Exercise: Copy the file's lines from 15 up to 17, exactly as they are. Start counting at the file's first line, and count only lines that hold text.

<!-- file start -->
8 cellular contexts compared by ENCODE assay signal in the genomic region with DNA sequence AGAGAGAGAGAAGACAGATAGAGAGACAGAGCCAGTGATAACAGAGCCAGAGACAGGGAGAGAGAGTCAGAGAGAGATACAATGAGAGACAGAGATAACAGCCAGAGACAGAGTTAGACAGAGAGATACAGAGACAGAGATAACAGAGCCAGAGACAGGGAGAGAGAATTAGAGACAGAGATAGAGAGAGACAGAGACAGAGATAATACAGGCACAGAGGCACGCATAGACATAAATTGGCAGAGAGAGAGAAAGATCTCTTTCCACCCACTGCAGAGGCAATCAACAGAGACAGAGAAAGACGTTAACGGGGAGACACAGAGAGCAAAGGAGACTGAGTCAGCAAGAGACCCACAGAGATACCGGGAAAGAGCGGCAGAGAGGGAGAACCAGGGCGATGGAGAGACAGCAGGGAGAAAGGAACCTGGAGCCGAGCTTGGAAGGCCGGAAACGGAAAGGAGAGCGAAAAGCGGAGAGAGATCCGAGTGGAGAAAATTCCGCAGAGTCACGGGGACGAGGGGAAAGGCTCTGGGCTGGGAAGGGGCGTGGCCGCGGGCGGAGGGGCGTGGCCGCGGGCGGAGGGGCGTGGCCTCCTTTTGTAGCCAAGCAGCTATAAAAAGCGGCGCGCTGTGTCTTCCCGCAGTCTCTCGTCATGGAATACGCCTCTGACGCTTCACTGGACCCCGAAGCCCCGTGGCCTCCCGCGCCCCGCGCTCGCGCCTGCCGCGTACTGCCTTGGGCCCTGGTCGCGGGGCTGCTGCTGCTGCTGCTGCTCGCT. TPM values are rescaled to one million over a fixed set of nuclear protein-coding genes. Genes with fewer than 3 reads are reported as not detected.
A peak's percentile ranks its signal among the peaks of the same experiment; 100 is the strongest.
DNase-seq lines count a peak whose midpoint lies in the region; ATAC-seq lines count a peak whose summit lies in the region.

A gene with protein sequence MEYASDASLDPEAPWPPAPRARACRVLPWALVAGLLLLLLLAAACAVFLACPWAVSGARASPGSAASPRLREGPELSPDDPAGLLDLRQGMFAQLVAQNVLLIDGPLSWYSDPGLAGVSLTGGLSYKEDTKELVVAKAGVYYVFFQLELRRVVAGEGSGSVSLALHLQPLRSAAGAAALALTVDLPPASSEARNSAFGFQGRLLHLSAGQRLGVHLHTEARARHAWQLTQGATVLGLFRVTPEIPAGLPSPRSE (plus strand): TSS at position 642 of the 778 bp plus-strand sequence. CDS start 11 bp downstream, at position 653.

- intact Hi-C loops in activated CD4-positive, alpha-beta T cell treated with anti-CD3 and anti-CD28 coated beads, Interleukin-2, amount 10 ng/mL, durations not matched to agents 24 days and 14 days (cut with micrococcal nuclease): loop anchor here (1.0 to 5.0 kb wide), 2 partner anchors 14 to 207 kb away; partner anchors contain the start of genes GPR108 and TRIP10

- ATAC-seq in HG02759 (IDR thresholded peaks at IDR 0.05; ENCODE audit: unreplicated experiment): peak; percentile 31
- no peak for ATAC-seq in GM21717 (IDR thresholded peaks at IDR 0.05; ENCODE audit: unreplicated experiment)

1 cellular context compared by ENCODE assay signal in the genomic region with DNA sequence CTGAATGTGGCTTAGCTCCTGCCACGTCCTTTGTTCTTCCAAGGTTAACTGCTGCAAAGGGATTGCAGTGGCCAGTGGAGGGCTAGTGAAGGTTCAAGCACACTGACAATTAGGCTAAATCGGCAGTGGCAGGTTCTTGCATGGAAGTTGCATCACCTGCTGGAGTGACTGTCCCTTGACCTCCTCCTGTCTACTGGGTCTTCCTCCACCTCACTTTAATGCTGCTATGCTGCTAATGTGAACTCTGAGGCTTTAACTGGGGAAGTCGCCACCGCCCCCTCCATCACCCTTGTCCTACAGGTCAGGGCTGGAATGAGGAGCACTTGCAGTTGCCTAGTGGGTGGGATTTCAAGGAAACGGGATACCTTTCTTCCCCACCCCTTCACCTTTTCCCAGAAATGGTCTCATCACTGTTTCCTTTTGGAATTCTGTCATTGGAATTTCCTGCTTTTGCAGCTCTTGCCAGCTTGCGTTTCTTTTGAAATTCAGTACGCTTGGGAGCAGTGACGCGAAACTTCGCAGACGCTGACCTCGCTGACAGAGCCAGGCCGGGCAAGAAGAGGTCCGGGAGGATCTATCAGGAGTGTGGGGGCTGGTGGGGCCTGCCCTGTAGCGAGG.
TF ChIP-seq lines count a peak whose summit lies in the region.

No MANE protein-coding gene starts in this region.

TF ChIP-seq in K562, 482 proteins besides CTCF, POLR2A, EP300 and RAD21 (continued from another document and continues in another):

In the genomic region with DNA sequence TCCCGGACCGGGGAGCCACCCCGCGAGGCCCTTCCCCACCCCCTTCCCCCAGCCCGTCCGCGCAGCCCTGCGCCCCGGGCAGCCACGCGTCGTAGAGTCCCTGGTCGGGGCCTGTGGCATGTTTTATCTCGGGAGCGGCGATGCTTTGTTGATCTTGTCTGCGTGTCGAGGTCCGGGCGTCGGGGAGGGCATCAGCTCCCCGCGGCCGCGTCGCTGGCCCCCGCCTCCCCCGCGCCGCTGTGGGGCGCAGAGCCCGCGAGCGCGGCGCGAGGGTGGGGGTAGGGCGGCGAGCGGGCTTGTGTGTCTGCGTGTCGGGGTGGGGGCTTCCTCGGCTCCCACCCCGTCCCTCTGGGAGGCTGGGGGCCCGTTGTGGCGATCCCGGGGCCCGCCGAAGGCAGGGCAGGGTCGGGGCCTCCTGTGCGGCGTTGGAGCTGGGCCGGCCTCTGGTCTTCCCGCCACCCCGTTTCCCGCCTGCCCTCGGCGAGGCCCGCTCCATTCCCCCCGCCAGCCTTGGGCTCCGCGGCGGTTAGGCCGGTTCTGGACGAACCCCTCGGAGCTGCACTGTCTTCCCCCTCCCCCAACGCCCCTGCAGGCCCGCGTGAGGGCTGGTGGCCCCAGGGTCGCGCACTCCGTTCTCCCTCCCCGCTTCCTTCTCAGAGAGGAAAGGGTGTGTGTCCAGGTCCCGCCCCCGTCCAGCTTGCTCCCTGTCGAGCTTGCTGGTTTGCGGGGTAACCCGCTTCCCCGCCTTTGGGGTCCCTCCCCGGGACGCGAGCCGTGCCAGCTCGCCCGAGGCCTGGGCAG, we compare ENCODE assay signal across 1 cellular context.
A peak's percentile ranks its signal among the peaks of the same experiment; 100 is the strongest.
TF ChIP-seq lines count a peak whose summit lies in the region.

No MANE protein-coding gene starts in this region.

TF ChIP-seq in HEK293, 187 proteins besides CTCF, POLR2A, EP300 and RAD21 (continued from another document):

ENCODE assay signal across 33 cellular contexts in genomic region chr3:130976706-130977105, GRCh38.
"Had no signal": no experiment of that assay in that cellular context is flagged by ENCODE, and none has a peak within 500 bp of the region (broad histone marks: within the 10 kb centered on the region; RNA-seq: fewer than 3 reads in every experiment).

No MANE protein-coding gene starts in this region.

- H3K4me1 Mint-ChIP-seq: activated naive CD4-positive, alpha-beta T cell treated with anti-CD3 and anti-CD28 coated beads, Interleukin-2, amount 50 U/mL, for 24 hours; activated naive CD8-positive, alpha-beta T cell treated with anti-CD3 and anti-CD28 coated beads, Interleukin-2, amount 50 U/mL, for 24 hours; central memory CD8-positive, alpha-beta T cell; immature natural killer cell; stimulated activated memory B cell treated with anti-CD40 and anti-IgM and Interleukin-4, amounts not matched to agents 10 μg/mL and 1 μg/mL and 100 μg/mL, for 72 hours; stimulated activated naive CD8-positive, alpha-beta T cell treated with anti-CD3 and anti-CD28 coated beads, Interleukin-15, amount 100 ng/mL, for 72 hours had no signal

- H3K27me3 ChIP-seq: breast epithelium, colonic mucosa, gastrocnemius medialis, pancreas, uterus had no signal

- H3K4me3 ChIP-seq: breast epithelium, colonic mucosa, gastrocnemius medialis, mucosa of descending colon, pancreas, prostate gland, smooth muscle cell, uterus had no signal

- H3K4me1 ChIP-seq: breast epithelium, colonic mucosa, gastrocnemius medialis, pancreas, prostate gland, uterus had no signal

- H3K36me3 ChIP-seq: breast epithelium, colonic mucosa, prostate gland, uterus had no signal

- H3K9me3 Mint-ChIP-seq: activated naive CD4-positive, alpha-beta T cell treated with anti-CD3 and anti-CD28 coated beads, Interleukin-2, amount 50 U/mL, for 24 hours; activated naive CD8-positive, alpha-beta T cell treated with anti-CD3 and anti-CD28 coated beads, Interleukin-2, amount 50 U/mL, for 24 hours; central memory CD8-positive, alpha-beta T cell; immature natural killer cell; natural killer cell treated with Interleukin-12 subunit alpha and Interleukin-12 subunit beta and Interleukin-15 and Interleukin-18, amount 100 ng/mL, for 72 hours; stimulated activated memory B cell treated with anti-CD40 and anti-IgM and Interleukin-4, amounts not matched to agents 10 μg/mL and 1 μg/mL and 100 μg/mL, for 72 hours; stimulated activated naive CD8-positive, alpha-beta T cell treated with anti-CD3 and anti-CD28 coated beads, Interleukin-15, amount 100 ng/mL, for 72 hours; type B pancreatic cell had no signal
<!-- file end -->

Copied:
No MANE protein-coding gene starts in this region.

TF ChIP-seq in HEK293, 187 proteins besides CTCF, POLR2A, EP300 and RAD21 (continued from another document):

ENCODE assay signal across 33 cellular contexts in genomic region chr3:130976706-130977105, GRCh38.